Additionally, it made for a much smaller (4” x 5/8”) piece, and stiffer, too.  I was pleased with my result, although since the piece was about half the length it should be for a bracelet, I was going to stitch more rows to add to the length.  Then I thought I’d add tassels and make it a bookmark.  Then my husband, Gene, suggested I add a beaded loop to one end and hang it as wall art.

Brilliant!

I did that.  I added a row of peyote stitches for the loop, and hung it.  It’s a simple, delicate, and an interesting piece of wall art that reminds me of my friend each time I see it on my foyer wall. 

Here it is on my foyer wall. The wall color maybe isnt' the best against the piece.

Here it is on my foyer wall. The wall color maybe isn’t’ the best against the piece.

You can purchase Deborah Wear-Finkle’s Plum Branch Cuff Bracelet tutorial/pattern at Shoshin Arts through Etsy.

I like it!

I like it!

© Susan Marie Molloy, Designs by Susan Marie Molloy, Miss Poppy’s Boutique, and all works within.

Our Ordering Process and Seizing the Silver Lining

From time to time, we – Gene and I – special order beads for our customers who shop at our bead store, Poppy and Gene’s Beadery. A couple of months ago, we special ordered beads for a customer who wanted to create Tamara Scott’s “Sandbox” bracelet. The customer gave us the numbers of the Miyuki Delicas, and we went ahead and ordered them. Part of our special ordering process is that both Gene and I double-check and triple-check the numbers and/or colors and sizes of what our customers want. And, of course, in this case as always, we did just that.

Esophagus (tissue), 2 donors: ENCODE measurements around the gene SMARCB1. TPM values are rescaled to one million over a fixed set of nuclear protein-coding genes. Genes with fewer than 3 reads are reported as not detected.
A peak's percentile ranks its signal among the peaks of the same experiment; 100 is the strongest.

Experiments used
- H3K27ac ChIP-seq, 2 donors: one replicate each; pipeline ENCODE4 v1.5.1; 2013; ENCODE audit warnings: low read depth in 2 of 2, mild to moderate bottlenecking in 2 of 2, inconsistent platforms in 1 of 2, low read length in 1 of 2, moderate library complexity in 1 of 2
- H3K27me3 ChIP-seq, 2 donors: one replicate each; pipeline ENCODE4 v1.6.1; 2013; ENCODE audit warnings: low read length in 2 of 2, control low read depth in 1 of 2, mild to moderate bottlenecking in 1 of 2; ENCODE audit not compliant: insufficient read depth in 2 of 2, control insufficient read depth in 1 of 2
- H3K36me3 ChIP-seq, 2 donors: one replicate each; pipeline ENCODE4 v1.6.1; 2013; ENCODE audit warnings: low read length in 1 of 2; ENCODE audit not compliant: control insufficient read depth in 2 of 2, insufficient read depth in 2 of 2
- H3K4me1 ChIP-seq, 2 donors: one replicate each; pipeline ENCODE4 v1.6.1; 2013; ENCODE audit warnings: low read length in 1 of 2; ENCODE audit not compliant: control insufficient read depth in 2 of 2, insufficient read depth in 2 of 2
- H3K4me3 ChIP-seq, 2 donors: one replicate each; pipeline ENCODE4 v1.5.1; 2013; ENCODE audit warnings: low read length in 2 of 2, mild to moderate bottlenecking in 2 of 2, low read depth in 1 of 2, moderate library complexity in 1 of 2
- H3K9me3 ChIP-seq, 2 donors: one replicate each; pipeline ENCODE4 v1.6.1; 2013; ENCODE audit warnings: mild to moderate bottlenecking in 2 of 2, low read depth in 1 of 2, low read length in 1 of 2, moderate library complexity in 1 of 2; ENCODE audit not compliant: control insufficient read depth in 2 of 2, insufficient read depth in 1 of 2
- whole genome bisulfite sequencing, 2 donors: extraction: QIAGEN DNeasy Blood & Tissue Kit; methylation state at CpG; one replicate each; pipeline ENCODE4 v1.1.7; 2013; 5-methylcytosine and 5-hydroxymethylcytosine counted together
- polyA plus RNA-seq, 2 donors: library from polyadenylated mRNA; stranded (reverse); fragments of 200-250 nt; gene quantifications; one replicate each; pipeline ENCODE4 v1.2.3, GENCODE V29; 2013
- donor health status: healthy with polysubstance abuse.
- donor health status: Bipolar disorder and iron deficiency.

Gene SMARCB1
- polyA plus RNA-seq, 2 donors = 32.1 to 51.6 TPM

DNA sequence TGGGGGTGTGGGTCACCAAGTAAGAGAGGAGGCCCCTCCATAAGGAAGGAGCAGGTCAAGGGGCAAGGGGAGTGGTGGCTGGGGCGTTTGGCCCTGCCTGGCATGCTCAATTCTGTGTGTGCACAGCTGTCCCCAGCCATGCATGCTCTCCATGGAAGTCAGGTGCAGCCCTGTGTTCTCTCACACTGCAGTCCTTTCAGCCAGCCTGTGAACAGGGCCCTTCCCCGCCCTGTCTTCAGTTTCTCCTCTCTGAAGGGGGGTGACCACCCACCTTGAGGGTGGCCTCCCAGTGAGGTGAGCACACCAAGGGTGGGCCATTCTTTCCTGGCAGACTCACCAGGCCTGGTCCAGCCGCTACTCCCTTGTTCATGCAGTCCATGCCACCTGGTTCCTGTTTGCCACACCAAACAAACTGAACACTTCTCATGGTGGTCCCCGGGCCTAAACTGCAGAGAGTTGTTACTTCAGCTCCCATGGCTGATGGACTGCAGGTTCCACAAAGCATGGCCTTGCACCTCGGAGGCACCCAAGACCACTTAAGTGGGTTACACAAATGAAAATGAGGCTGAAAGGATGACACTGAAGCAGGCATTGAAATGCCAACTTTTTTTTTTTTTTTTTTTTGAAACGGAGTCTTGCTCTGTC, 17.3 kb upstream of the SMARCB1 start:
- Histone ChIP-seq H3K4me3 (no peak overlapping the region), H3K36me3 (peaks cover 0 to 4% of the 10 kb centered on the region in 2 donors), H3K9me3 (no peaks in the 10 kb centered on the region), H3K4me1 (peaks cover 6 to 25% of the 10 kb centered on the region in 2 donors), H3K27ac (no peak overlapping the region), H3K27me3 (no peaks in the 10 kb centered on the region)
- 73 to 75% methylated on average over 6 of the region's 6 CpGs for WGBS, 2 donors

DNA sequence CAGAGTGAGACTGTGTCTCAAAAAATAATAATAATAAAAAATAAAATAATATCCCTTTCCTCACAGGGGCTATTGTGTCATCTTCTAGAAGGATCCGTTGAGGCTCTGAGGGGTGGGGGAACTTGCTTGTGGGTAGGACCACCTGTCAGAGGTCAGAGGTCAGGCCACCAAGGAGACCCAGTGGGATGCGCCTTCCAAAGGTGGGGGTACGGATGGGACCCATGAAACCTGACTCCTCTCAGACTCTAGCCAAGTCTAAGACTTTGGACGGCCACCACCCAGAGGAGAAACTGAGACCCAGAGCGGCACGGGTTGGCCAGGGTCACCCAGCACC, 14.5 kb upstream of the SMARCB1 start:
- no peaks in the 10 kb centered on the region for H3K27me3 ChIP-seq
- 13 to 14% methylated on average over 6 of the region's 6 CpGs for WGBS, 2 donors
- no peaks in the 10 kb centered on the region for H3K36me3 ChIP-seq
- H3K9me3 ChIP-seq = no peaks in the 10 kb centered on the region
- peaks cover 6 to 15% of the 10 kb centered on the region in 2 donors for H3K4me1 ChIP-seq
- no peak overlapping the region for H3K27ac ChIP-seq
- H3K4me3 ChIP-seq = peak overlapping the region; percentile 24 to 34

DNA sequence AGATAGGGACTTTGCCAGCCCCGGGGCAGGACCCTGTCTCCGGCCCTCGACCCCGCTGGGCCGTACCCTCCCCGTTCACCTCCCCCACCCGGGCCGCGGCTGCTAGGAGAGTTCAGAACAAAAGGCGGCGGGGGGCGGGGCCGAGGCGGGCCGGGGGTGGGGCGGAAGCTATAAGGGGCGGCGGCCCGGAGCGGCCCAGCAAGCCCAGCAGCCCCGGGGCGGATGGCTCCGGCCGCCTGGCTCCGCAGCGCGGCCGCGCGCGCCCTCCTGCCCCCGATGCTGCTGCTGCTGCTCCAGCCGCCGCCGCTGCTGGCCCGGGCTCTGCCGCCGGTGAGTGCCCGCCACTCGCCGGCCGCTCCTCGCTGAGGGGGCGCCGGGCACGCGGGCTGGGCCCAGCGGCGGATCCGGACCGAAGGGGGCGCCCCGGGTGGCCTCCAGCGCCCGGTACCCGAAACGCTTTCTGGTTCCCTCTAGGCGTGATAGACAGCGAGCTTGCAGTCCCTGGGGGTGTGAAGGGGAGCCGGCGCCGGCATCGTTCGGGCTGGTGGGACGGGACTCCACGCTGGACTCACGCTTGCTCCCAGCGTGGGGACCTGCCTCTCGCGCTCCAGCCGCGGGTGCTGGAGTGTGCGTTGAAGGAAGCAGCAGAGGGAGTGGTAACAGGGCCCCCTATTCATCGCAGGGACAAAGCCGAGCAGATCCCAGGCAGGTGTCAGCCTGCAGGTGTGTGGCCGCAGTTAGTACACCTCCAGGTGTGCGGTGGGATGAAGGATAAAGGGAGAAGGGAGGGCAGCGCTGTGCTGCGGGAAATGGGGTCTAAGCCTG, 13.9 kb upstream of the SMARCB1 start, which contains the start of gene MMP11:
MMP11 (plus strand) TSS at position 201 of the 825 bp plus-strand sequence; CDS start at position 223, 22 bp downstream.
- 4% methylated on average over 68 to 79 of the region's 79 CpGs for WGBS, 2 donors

The beads came, the customer took them, and by the same evening, the customer had a couple of different excuses why she didn’t want them. One of the excuses was claiming we didn’t order the right beads. We checked, and yes, we did, according to her written instructions and the numbers on the pattern. However, for whatever real reason, she returned the beads, and I took that opportunity to create my version of the “Sandbox” bracelet with the very same beads.

This piece is such an eye-catcher, that I already have orders for several bracelets for my friends, in these colors. Looks like I’ll be in the “sandbox” for awhile!

“Sandbox” is a flat peyote (gourd) stitch using even-count. It worked up quickly. It’s an elegant piece that really can be worn day or night, dressed up or down. I particularly like the snaps used to close the bracelet. They give it a seamless, professional looks. What really makes the piece a knockout are the patina charms placed in each box, or “sandbox” if you will.

You can find this pattern on Tamara Scott’s website, Tamara Scott Designs. She also sells the charms via her Etsy store, Tamara Scott Designs.

Always see the silver lining in every experience. I do, and that makes for a lot of positive dynamics and beauty in life.

Tamara Scott's "Sandbox," without and with the patina charms. Yes, the charms really make this a knockout bracelet!

Tamara Scott’s “Sandbox,” without and with the patina charms. Yes, the charms really make this a knockout bracelet!

©Susan Marie Molloy, Designs by Susan Marie Molloy, Miss Poppy’s Boutique, and all works within.